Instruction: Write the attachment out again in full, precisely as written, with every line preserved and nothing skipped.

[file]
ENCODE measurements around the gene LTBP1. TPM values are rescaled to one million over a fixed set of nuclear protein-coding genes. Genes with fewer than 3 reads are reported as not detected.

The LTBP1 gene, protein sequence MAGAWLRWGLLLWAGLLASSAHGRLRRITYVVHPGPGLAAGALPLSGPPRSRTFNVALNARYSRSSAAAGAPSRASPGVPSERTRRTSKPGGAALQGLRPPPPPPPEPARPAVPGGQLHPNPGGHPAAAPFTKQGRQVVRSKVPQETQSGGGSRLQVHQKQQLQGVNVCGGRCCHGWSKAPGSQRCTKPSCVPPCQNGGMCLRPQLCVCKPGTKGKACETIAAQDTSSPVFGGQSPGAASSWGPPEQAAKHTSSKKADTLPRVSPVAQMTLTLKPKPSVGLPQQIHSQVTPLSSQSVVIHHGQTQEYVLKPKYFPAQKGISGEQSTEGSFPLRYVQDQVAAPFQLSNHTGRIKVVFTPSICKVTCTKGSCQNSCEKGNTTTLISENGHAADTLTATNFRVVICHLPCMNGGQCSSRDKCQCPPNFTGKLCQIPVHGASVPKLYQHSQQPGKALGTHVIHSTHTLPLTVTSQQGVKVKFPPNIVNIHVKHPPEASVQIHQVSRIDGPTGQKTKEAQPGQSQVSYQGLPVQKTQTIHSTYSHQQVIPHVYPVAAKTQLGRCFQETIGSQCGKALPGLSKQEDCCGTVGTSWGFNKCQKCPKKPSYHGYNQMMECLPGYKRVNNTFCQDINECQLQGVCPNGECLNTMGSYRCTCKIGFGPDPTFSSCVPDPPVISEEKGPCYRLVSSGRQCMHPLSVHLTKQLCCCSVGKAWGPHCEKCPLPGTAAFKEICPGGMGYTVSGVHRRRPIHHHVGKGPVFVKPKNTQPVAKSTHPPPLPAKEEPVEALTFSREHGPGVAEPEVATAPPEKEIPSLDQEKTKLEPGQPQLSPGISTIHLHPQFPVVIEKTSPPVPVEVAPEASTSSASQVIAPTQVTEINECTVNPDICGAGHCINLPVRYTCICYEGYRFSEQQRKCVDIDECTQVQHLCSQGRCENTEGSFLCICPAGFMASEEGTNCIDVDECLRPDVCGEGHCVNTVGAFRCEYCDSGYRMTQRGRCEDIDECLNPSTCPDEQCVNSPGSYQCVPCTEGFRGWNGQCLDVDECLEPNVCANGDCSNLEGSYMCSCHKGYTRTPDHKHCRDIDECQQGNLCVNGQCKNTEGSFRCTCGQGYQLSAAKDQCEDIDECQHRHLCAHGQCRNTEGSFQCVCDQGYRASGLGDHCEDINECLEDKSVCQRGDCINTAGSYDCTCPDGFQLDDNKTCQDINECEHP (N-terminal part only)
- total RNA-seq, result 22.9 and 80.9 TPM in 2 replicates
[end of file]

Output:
ENCODE measurements around the gene LTBP1. TPM values are rescaled to one million over a fixed set of nuclear protein-coding genes. Genes with fewer than 3 reads are reported as not detected.

The LTBP1 gene, protein sequence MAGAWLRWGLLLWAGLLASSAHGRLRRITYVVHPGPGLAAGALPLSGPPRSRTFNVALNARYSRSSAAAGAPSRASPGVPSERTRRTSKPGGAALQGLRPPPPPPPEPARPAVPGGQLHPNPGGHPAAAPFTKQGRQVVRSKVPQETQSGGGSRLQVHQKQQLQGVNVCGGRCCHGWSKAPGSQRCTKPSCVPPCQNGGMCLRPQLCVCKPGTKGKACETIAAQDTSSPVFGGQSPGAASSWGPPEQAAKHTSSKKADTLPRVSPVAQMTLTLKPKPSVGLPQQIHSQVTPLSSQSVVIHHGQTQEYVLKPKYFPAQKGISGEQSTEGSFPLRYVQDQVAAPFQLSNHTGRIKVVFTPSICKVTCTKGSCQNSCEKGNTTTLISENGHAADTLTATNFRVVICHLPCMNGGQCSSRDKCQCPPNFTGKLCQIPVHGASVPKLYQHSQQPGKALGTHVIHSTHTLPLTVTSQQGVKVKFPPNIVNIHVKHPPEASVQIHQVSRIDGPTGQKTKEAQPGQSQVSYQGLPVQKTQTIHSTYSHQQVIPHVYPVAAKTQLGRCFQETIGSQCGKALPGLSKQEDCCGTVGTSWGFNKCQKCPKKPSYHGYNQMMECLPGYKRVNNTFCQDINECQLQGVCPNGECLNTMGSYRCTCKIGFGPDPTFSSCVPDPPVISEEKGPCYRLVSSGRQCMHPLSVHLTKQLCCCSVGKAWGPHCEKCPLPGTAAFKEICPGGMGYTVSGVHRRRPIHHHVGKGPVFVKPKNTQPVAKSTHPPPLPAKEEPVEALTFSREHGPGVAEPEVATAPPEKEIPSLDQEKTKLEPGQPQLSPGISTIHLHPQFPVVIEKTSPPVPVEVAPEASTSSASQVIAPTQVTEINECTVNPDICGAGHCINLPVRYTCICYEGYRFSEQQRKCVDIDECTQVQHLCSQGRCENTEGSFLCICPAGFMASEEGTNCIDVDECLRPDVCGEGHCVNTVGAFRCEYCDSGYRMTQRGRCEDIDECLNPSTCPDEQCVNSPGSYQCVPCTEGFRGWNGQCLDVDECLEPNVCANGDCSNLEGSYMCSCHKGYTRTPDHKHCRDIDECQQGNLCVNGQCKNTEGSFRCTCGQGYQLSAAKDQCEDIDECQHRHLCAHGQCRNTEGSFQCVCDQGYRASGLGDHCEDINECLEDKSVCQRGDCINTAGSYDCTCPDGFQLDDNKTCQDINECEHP (N-terminal part only)
- total RNA-seq, result 22.9 and 80.9 TPM in 2 replicates